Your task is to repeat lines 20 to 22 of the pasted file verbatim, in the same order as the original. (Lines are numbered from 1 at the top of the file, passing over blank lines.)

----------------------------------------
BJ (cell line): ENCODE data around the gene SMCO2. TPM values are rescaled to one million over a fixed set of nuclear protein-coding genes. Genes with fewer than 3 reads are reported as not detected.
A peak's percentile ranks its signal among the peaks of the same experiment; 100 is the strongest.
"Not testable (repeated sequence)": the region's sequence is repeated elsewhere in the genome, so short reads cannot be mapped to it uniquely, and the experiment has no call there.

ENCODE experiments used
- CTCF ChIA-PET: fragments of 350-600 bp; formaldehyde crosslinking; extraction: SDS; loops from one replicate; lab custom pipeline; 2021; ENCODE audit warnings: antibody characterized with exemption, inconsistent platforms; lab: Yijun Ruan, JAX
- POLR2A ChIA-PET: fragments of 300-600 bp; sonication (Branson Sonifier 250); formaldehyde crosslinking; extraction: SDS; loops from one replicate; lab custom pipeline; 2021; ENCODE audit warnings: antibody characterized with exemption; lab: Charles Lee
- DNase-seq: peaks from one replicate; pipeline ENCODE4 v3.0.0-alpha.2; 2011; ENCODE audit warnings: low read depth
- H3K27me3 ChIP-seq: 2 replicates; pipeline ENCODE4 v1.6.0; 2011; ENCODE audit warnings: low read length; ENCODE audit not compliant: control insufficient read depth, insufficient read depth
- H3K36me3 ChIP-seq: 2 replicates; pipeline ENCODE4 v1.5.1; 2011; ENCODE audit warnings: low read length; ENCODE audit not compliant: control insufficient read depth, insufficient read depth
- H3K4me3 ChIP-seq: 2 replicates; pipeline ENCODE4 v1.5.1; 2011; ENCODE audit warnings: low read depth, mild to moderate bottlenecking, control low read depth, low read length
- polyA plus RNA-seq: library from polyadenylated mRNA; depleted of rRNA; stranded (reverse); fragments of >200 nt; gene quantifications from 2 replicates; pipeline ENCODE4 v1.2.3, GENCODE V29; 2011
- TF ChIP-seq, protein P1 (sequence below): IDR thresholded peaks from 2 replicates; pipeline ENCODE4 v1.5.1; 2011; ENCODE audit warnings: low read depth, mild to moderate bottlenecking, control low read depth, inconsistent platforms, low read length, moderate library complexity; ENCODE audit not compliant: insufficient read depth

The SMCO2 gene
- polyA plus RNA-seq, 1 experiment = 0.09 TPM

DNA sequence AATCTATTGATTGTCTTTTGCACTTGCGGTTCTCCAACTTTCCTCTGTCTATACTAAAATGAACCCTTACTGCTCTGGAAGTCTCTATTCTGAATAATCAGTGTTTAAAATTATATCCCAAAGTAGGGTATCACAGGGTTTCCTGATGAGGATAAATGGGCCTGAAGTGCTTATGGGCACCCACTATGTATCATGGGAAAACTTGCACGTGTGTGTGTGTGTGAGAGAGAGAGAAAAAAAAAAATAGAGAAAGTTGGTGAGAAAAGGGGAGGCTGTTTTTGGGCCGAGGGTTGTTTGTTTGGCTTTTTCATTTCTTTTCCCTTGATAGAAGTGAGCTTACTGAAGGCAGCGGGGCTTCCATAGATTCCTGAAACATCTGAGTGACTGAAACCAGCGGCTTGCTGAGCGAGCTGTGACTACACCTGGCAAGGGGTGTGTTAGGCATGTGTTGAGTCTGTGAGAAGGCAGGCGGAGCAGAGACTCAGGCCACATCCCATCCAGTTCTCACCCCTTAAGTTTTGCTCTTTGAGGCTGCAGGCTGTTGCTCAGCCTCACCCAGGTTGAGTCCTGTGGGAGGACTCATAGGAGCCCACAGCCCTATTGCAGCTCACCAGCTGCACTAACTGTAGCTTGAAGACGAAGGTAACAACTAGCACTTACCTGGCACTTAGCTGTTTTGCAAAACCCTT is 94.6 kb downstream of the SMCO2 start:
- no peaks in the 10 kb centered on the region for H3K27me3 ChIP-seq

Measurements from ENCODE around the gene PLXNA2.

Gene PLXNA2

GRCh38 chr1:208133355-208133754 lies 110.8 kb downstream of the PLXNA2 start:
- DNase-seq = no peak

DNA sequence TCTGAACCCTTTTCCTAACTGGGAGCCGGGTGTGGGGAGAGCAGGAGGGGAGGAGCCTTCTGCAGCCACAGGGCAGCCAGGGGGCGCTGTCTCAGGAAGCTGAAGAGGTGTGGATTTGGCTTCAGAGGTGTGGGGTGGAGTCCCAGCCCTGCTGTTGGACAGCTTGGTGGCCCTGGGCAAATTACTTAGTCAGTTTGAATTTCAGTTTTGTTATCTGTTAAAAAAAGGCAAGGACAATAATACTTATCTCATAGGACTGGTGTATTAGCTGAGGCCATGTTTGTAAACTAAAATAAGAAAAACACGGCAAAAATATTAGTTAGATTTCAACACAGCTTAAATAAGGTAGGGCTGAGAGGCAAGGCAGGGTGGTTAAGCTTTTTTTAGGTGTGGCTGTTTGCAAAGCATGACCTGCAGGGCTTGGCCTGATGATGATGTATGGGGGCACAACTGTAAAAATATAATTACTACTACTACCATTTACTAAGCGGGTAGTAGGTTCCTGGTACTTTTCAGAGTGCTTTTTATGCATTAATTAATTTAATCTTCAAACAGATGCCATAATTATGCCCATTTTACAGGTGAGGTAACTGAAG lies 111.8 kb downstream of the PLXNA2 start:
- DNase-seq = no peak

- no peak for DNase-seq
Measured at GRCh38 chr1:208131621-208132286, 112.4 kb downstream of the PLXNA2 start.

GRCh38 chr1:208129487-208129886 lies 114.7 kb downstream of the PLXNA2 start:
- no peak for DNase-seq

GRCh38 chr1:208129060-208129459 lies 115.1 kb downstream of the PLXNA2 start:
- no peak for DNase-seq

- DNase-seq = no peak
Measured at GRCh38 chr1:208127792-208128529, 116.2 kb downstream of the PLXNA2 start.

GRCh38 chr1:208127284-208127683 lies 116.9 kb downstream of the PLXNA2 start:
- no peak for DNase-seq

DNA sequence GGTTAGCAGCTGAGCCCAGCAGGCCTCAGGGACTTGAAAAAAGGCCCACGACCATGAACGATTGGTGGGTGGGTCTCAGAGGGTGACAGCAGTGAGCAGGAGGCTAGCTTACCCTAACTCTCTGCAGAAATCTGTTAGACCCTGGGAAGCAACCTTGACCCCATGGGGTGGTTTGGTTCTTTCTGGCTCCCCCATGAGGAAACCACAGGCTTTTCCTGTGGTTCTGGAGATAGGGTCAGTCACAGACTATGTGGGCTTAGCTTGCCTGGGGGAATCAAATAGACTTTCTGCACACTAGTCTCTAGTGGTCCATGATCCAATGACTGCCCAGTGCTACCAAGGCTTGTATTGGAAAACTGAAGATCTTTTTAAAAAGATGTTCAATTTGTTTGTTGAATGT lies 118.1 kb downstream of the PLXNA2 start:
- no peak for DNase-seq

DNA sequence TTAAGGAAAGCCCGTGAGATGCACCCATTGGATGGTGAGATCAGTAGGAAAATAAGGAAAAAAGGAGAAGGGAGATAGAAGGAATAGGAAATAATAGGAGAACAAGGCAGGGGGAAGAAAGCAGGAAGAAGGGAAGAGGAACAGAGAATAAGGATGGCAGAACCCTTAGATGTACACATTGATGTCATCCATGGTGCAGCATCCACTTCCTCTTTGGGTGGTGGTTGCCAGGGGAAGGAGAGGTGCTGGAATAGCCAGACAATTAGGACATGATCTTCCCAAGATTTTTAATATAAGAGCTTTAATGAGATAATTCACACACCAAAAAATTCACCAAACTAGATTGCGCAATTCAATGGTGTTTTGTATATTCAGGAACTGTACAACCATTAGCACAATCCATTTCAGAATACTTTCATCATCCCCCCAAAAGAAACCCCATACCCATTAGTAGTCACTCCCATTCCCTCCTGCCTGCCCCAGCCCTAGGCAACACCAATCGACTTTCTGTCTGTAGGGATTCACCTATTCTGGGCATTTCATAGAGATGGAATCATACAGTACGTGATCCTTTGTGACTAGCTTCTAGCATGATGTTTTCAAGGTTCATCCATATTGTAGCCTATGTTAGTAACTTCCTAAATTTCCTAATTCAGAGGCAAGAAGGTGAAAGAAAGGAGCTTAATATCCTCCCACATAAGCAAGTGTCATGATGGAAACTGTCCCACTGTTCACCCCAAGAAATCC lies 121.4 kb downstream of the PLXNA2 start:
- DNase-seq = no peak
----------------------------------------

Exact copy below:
- DNase-seq = no peak

DNA sequence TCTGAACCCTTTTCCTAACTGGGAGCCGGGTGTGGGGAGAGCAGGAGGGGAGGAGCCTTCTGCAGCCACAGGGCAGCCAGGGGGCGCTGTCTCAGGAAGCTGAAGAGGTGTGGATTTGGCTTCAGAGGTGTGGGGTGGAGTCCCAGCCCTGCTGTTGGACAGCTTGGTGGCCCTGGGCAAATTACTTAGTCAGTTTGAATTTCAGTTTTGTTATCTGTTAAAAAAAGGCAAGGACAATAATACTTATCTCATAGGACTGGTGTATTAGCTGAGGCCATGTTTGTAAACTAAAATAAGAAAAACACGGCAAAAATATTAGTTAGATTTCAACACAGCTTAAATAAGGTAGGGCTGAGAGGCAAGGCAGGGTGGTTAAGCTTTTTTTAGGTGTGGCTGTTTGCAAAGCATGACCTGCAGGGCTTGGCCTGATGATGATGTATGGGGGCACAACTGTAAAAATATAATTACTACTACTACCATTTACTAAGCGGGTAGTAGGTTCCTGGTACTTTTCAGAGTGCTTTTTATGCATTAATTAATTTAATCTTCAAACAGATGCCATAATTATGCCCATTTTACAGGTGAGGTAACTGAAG lies 111.8 kb downstream of the PLXNA2 start:
- DNase-seq = no peak